by James Mar
My grandfather was a very generous man.
Every time I visited, he gave what he can.
When it came to goodwill, my gung-gung's mind was set.
His saying was "The more you give, the more you get."
These feelings came from a desire to please.
The goodies that he gave were mostly Chinese.
I'd often be treated with candy and toys.
He always brought my parents plenty of joys.
From the start, gung-gung would cook up a storm,
He'd do anything to make us feel warm.
"If you're still hungry, there's always some more.
Once it's all gone, I'll drive out to the store."
To him, our family was an important thing.
We brought so much happiness, it made him sing.
Grandpa loved to show us old treasures from his past.
There were movies, music, photos; we had a blast.
However, there was a point when I would ignore.
Sometimes, I just didn't want his stuff anymore.
Maybe it was my culture that got in the way,
The average American life had made me sway.
Yearning for pizza over noodles was a constant tension.
Video games and cartoons competed for my attention.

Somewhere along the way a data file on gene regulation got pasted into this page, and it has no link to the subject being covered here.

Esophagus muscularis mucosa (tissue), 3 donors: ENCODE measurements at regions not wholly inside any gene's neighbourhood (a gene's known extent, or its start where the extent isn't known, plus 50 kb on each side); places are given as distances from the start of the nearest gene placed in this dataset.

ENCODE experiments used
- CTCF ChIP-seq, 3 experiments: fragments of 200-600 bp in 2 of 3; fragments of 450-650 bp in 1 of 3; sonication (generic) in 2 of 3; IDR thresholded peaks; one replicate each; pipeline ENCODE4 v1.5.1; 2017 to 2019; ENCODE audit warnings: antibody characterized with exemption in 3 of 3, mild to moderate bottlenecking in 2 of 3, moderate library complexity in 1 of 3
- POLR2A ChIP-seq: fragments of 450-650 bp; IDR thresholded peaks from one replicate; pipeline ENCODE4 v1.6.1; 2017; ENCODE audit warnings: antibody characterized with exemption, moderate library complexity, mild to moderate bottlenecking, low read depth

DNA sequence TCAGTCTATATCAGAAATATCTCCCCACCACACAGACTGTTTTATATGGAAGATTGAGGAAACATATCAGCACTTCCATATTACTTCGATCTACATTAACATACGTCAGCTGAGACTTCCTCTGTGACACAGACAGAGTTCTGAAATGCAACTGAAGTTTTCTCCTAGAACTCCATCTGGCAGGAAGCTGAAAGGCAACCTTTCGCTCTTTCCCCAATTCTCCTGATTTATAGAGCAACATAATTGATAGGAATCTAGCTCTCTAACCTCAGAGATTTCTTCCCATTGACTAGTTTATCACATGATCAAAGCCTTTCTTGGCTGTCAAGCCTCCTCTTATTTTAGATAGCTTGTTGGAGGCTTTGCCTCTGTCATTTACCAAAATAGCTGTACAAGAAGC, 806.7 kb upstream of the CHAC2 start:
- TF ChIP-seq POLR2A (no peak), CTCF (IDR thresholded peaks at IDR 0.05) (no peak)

Although these things made me glad,
It must've made gung-gung sad.
My grandfather was facing an unwanted realization.
He was living a time and culture lost to my generation.
I wanted to reach out to him as much as I could.
But he was so Chinese, I wasn't sure that I should.
American culture has such a unique flavor.
I wondered whether it would gain my grandpa's favor.
Knowing that his tastes were all so refined,
Would he enjoy the new and the old combined?
So I went to my parents and told them a plan.
"We should invite gung-gung to our house, if we can."
"Let's blend two cultures, the east and the west.
Only this time, grandpa will be our guest."
When the next get together took place, our roles reversed.
We were the host and our hospitality came first.
All three of us sat down to a home cooked meal.
The steak and rice tasted great, we all would feel.
Then we brought out some photos from our own collection.
Everyone looked them over with love and affection.
We saw when I was a baby; all chubby and bound.
And back to the time when my grandma was still around.
Gung-gung held each picture, longing for the past.
"Those were some great times, but they flew by so fast."
"You can never return to those good old days.
All I have now are pictures to clear up the haze."
Seeing his expression, I knew how he felt.
It's hard to accept the loss he was dealt.
"Grandpa, I know you always enjoy the past.
But together we''ll make new memories to last."
At that point, gung-gung just smiled and shined.
"Life will turn out well, I'm sure we'll find."
I never lost sight of those moments we spent.
In the end, I would find out just what he meant.
Yearning for days gone by, precious memories leaving,
Culture and heritage, giving and receiving.
For the love we shared, there's not one regret.
"Thank you gung-gung, I will never forget."
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